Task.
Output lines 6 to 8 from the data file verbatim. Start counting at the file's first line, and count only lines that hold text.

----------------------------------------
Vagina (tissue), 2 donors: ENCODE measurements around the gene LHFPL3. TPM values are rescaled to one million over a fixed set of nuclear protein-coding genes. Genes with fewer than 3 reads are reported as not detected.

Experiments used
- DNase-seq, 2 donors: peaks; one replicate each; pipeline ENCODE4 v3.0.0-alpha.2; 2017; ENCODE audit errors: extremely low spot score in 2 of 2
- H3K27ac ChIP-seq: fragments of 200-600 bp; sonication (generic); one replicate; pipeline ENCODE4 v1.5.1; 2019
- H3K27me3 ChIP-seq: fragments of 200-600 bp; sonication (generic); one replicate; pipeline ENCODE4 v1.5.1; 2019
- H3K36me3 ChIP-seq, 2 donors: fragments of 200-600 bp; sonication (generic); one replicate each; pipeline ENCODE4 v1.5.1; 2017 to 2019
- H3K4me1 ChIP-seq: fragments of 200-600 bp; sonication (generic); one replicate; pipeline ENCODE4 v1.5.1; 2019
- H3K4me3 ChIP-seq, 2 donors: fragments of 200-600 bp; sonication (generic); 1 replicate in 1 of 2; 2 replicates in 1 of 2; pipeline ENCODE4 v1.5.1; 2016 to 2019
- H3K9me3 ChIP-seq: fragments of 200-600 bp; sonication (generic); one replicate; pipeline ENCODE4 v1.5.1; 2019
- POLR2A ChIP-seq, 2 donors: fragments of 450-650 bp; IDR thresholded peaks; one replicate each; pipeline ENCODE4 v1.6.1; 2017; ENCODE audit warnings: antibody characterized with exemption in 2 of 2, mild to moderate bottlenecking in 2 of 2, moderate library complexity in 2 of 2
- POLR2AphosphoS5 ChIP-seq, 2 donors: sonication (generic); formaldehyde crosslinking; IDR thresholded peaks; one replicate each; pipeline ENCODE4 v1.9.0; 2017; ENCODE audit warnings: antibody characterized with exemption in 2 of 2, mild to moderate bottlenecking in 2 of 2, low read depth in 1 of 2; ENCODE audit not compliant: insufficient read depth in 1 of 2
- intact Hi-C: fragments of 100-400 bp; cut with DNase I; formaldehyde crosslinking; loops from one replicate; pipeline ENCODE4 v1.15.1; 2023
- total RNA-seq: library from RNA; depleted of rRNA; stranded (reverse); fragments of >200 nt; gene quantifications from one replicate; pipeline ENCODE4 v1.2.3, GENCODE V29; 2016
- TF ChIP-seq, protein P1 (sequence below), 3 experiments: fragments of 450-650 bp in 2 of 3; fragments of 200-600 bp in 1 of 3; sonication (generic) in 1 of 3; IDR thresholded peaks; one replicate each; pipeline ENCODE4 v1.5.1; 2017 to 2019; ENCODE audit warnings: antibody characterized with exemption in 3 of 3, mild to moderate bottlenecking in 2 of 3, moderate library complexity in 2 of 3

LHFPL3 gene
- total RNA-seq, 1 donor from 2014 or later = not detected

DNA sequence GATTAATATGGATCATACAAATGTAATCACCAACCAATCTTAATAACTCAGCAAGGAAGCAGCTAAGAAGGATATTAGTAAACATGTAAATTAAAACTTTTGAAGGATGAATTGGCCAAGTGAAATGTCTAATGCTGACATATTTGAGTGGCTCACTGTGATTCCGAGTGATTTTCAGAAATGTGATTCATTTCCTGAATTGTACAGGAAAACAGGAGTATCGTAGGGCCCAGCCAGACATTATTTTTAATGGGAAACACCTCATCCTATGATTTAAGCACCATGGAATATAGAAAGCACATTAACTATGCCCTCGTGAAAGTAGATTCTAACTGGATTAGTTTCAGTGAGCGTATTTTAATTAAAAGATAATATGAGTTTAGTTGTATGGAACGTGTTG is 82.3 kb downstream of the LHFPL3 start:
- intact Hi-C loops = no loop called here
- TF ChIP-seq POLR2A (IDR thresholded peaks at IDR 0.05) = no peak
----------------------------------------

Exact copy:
- H3K36me3 ChIP-seq, 2 donors: fragments of 200-600 bp; sonication (generic); one replicate each; pipeline ENCODE4 v1.5.1; 2017 to 2019
- H3K4me1 ChIP-seq: fragments of 200-600 bp; sonication (generic); one replicate; pipeline ENCODE4 v1.5.1; 2019
- H3K4me3 ChIP-seq, 2 donors: fragments of 200-600 bp; sonication (generic); 1 replicate in 1 of 2; 2 replicates in 1 of 2; pipeline ENCODE4 v1.5.1; 2016 to 2019